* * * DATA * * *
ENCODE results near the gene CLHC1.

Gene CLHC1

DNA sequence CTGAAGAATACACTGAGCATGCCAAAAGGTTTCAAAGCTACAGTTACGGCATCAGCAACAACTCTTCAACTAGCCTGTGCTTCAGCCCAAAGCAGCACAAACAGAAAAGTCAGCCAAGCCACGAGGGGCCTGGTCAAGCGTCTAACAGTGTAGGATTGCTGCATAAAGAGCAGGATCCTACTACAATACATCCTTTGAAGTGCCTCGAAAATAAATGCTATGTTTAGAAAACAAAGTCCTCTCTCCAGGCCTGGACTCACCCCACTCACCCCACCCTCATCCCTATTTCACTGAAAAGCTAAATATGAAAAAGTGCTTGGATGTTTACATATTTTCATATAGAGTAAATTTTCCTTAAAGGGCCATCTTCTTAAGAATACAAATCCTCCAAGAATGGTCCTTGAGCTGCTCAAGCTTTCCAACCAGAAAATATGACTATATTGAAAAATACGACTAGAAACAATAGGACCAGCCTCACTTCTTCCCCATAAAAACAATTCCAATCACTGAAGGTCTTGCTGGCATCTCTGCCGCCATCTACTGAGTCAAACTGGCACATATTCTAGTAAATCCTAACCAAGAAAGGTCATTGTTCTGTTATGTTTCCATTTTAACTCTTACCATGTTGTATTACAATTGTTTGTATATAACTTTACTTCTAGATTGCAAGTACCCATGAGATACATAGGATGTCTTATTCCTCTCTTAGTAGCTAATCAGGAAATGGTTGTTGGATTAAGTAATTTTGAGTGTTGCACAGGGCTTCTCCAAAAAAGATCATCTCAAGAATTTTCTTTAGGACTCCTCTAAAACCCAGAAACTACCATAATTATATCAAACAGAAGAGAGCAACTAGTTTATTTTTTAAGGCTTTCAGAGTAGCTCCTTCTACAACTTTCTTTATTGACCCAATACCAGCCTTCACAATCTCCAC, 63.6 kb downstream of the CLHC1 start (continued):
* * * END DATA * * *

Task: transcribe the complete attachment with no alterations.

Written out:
ENCODE results near the gene CLHC1.

Gene CLHC1

DNA sequence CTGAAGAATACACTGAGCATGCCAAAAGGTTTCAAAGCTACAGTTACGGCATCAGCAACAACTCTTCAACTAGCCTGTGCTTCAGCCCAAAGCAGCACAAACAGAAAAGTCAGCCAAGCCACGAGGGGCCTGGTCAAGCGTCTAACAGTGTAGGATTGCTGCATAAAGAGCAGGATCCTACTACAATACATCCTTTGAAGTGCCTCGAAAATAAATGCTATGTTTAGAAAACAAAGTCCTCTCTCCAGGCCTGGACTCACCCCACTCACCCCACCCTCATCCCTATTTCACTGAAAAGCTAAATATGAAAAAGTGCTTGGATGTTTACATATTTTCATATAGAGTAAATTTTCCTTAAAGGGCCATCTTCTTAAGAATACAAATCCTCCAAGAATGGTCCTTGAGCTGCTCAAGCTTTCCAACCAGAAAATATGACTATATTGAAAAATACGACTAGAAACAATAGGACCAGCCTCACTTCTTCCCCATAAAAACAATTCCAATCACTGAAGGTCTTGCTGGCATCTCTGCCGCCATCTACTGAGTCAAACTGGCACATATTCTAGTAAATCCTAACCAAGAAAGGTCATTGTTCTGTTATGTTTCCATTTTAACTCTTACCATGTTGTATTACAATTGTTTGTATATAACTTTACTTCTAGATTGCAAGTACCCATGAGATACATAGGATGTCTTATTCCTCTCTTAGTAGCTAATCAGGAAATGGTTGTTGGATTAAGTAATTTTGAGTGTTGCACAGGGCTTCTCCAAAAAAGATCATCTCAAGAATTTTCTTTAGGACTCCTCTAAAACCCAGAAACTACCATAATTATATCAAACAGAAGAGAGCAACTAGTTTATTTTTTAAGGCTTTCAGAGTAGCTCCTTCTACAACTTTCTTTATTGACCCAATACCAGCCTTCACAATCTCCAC, 63.6 kb downstream of the CLHC1 start (continued):